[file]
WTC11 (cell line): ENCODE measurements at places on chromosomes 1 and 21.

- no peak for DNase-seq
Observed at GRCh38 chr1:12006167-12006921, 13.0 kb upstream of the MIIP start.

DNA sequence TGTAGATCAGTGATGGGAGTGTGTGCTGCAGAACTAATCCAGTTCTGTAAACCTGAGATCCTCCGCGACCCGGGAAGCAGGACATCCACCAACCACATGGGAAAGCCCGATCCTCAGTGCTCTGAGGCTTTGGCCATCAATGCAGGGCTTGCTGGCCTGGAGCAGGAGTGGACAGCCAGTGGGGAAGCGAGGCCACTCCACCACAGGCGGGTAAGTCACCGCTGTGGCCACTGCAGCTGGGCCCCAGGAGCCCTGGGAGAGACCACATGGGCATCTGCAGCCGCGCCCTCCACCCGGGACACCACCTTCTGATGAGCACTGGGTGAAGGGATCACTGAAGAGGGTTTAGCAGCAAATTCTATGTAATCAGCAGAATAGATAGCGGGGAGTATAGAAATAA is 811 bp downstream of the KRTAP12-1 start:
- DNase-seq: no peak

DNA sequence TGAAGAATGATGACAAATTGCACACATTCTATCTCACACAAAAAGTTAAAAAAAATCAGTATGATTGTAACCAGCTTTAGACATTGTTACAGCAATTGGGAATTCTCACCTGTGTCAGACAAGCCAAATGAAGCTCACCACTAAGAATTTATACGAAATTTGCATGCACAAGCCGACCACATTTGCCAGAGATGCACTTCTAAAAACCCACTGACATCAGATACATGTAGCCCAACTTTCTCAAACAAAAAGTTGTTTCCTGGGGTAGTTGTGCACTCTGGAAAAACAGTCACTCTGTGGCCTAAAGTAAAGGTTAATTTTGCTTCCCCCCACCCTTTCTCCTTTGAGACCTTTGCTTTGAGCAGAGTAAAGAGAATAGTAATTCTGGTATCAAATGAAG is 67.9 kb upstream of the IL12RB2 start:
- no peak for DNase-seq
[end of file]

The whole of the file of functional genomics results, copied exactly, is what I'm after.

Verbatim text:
WTC11 (cell line): ENCODE measurements at places on chromosomes 1 and 21.

- no peak for DNase-seq
Observed at GRCh38 chr1:12006167-12006921, 13.0 kb upstream of the MIIP start.

DNA sequence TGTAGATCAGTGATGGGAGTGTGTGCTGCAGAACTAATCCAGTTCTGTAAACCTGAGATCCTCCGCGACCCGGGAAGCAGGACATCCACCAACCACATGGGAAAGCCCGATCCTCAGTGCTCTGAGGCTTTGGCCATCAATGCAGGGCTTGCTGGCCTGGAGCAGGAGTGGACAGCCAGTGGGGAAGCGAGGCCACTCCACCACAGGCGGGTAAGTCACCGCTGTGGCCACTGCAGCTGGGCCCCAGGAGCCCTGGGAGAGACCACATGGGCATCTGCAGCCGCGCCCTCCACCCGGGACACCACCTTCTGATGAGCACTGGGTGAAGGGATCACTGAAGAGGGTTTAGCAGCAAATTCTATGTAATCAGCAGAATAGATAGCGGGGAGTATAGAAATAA is 811 bp downstream of the KRTAP12-1 start:
- DNase-seq: no peak

DNA sequence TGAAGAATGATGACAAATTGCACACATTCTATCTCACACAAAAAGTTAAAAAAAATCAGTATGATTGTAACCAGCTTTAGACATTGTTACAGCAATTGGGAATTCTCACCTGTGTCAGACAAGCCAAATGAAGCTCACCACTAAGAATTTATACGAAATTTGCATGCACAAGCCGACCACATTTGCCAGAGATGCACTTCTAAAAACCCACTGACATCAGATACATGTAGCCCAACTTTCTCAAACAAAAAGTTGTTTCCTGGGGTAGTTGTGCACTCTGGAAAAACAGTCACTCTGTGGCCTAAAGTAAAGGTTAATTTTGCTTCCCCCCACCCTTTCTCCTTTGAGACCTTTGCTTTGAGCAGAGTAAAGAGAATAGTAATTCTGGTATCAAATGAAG is 67.9 kb upstream of the IL12RB2 start:
- no peak for DNase-seq